The Russian Ministry of Finance has issued euro-dominated obligations worth €1.5 billion ($ 1.8 billion), marking the first international bond sale of 2021.
The ministry sold €1 billion in a new 15-year Eurobond with a yield of 2.65%, and another €500 million in an issue of 2027 Eurobond at 98.5% of its nominal prices, according to VTB Capital, which arranged the deal together with Russian banking majors Gazprombank and Sberbank.
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Russian investors reportedly purchased 47% of the 2036 bond, with 22% allocated to buyers in Germany and Austria, 14% to the Middle East and Asia, seven percent to the UK and six percent to France. Investors from Russia bought 65% of the 2027 issue, while investors from the Middle East and Asia bought 20%, and French investors bought 11%.
The deal comes a month after the US placed sanctions on ruble-denominated debt sales and ahead of a summit between President Vladimir Putin and US President Joe Biden scheduled for next month.
The latest round of anti-Russian penalties bans direct purchases of Russian ruble-denominated sovereign debt from mid-June. The ban comes in addition to the already existing restriction on the direct buying of sovereign Eurobonds issued by the Russian government.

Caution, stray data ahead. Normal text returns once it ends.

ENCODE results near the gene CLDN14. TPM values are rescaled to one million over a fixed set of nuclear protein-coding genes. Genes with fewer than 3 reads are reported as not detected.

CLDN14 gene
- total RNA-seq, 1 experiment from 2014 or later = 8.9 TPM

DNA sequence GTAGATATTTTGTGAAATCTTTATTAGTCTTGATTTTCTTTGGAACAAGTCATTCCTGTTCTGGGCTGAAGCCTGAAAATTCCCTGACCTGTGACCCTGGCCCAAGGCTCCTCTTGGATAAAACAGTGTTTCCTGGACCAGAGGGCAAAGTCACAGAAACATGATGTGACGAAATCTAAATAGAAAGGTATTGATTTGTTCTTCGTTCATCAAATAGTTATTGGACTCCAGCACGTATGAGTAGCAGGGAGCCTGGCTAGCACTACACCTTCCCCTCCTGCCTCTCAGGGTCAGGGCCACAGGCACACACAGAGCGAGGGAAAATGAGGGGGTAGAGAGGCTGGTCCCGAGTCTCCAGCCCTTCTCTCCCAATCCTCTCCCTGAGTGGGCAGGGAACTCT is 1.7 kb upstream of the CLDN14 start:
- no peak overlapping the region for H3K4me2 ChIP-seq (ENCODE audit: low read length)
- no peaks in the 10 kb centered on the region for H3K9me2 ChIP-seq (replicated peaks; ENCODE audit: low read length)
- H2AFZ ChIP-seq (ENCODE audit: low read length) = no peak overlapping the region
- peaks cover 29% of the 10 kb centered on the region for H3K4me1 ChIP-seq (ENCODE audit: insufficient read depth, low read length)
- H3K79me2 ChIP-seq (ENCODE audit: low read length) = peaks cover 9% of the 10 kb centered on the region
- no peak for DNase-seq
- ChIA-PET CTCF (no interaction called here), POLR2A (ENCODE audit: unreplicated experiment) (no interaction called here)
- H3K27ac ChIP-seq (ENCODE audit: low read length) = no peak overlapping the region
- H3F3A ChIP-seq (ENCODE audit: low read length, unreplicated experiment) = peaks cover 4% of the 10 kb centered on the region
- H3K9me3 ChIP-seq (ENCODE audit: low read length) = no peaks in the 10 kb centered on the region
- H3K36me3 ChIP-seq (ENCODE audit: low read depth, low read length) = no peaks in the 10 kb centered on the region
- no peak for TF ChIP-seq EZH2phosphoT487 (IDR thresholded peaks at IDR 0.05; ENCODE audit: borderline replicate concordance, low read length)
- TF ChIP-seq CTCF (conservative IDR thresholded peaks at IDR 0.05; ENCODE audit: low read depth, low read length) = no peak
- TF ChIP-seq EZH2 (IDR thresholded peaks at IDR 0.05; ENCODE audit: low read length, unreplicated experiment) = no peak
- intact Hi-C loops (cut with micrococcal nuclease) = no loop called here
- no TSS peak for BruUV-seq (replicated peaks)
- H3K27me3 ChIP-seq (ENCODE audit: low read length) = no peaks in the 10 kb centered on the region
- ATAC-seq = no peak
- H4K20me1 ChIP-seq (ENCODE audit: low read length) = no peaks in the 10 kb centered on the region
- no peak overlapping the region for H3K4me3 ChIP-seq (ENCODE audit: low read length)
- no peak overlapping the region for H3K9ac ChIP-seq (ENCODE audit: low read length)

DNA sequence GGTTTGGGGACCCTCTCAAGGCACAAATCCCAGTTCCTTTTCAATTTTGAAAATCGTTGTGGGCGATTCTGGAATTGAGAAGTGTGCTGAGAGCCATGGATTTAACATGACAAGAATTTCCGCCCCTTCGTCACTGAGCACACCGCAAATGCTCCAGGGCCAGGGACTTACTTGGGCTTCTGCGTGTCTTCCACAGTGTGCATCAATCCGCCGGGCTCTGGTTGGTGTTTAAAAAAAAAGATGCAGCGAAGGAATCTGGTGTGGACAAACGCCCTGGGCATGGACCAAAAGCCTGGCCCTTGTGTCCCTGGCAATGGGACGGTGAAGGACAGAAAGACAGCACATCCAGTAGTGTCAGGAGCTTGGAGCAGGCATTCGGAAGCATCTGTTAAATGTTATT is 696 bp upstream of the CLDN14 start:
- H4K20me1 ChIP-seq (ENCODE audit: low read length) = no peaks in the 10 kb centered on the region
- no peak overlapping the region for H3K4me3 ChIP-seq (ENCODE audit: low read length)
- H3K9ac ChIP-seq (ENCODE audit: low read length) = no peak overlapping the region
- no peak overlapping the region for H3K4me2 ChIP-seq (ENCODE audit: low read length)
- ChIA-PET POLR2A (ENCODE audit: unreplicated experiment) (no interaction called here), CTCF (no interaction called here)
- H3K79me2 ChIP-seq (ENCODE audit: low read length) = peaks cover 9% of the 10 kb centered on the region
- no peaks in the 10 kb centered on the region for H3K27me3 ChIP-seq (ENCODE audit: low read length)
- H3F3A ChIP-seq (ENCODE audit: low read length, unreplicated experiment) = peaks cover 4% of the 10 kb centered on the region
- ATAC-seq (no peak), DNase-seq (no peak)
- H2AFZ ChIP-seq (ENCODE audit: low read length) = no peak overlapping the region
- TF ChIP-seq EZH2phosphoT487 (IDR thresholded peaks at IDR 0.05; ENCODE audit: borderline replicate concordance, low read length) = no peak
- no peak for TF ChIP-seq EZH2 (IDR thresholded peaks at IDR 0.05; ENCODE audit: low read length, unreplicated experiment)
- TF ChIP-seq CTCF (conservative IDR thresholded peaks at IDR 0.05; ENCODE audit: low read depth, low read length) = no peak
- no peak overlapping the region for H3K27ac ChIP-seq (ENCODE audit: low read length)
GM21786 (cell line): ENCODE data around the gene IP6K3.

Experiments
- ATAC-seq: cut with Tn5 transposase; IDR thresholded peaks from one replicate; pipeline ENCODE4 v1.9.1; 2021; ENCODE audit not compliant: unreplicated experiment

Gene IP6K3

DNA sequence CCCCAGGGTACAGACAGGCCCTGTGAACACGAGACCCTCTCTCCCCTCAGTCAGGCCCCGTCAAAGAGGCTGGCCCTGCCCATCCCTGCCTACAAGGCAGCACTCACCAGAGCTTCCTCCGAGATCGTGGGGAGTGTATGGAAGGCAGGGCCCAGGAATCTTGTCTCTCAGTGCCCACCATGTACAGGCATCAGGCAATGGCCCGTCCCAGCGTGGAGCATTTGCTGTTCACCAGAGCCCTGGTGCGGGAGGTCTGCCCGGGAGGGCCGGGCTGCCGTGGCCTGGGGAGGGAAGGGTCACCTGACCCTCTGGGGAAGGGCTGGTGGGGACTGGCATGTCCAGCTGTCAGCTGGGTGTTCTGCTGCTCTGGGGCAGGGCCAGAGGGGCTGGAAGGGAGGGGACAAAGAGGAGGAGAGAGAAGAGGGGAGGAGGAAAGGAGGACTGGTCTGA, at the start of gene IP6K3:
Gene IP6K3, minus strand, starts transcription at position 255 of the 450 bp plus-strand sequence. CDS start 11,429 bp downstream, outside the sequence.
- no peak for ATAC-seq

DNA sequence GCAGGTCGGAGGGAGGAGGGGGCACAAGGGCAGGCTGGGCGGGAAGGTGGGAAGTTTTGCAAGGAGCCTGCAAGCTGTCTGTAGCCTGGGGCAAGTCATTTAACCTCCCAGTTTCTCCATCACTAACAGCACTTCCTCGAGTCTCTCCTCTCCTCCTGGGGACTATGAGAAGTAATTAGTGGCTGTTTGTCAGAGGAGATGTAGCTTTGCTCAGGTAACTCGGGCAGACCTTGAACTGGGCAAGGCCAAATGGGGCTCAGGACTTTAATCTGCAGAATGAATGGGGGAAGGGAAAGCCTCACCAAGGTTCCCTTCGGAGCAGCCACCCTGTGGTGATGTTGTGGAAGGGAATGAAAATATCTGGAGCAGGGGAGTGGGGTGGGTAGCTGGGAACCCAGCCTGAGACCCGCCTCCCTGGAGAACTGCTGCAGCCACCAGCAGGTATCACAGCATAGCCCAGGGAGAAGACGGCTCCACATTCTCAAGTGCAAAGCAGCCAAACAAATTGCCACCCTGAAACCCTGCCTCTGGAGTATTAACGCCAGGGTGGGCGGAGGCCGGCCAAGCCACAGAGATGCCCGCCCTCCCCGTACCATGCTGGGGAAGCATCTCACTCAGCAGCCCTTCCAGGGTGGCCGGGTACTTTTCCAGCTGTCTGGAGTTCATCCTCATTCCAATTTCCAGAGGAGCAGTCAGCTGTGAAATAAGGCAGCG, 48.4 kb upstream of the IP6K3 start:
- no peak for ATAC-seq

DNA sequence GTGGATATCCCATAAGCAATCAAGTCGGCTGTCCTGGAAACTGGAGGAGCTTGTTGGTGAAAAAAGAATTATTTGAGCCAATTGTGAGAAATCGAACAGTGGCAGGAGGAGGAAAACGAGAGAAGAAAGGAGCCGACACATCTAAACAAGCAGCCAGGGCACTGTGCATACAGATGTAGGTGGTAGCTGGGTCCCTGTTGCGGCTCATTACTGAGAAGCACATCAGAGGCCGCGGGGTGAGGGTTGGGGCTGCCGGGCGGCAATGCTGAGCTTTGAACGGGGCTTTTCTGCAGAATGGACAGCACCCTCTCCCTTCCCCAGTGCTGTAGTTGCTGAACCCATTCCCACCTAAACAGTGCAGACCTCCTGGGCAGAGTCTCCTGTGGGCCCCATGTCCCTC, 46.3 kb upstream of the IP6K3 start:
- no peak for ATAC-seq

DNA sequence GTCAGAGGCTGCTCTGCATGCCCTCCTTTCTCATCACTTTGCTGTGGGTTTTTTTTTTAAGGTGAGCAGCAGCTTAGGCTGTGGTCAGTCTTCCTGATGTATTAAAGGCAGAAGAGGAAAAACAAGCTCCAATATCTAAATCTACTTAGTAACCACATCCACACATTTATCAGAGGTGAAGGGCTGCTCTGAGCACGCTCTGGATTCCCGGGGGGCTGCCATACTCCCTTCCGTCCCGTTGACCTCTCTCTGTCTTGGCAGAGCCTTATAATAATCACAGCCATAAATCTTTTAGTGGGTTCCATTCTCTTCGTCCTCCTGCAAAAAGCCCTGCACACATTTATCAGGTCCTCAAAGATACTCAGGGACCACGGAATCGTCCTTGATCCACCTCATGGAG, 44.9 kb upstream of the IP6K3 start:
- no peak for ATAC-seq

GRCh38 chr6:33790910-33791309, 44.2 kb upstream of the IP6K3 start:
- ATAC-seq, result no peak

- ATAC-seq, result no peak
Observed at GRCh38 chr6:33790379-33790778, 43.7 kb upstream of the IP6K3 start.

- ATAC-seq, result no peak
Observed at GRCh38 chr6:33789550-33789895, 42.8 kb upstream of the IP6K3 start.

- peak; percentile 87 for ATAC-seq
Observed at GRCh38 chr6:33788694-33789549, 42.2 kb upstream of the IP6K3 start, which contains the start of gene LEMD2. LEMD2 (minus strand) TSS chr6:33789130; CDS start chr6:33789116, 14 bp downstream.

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Earlier this week, Washington waived sanctions on Nord Stream 2 AG and its German CEO Matthias Warnig, citing concerns for American national interests, though it blacklisted four vessels and four entities involved in the construction of the Russian gas pipeline.
The existing sanctions targeting Russian bonds, and the threat of further punitive measures by the White House, has failed to deter foreign interest. Relatively high yields and low levels of government debt make Russian bonds attractive for foreigners. Non-residents reportedly hold as much as 54% of Russia’s Eurobonds, even as the share of domestic bonds held by foreign investors dropped from 35% last year to 19% last month.
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This post originally appeared on RT Business News